If you want to find out if someone is into Ayurveda, see how much oil they keep on hand.
In my house, you’ll find oil in the kitchen, in the bathrooms, next to my bed, on the desk where I’m currently writing this, and in every purse I own.
I commonly get asked this question: Why is Ayurveda so obsessed with oil?
The answer: Because oil is nourishing. It feeds agni (digestive fire), supports healthy poops, calms vata dosha (a written ASMR: pouring rich, unctuous liquid all over a revved up nervous system), and makes food taste better and feel more satisfying.
Another question I get is what kind of oils do I use and what do I do with them? Lucky you, I’ve made a cheat sheet.
How to Use Oil in Ayurveda for Cooking and Beyond
Coconut oil: Calms pitta dosha, good for head massage (shiro abhyanga), makes rice taste like you live on an island (recipe here), use in the summer months but avoid when it’s cold or it can create a vata/kapha imbalance
Ghee (clarified butter): My favorite cooking oil, good for all doshas (but reduce if kapha is an issue), called “liquid gold” because it draws all the nutrients of your food into the deeper tissues, the secret to my Ayurveda-approved pie crust (join The Nest if you want that recipe — I’ll be sharing it in the coming months)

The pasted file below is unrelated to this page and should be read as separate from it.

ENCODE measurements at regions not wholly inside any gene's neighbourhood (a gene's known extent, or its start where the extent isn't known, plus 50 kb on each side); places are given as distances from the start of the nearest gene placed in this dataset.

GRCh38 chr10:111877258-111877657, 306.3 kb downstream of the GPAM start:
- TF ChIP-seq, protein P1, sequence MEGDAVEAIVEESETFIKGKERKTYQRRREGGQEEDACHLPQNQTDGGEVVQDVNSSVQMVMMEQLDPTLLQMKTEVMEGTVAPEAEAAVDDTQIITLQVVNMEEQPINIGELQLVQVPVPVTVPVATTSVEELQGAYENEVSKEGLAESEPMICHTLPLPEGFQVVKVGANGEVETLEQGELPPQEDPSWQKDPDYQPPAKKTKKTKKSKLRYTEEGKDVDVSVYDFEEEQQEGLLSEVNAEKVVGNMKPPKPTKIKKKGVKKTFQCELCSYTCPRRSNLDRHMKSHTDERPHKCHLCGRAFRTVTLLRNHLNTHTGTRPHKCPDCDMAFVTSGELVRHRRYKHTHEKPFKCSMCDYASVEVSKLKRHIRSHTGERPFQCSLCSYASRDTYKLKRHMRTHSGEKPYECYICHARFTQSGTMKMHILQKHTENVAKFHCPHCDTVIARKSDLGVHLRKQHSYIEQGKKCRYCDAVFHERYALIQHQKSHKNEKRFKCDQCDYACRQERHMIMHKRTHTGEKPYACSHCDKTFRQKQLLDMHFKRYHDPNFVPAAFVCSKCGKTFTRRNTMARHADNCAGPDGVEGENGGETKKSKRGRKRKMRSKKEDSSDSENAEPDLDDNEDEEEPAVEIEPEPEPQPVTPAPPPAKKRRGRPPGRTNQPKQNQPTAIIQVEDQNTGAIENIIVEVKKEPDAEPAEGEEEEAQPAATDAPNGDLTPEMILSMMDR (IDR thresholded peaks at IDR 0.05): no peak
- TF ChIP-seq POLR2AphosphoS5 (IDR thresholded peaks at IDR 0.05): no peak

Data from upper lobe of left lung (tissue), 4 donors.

Sunflower oil: Good for all doshas, neutral taste, neutral effect on the body, great all-purpose oil for salves and herbal oil decoctions
Olive oil: I’m talking extra virgin only (means it has only been pressed once), best for salad dressings, roasted veggies (recipe here), and general purpose cooking oil with more flavor than sunflower. Buy the expensive kind (you’re welcome).
Sesame oil: Only buy untoasted to avoid paying hard-earned money for rancid food, best vata-calming oil for abhyanga and nasya oil, makes tasty rice with toasted sesame seeds, also good for salad dressing
Jojoba oil: Closest to the natural oils in our skin, great for the face (I use it to wash off my makeup)
What you won’t find in my cupboards:
- Butter: In its non-clarified form it is very congestive (okay, every once in a while if I haven’t made the ghee I’ll spread it on my bread)
- Oils that are extracted with chemical solvents, such as canola oil, corn oil, vegetable oil. If something isn’t naturally oily, the oil will only be available due to solvents
- Partially hydrogenated oils, like vegan butter, butter flavored butter, margarine, or Crisco. (Seriously, if you thought I had Crisco in my cupboards you’re reading the wrong blog.)
What’s in your cupboards?
If you’re looking for Ayurvedic recipes that use these oils, join me in The Nest. Members at the Silver level and higher get access to my library of my most treasured Ayurvedic (un)recipes and so much more.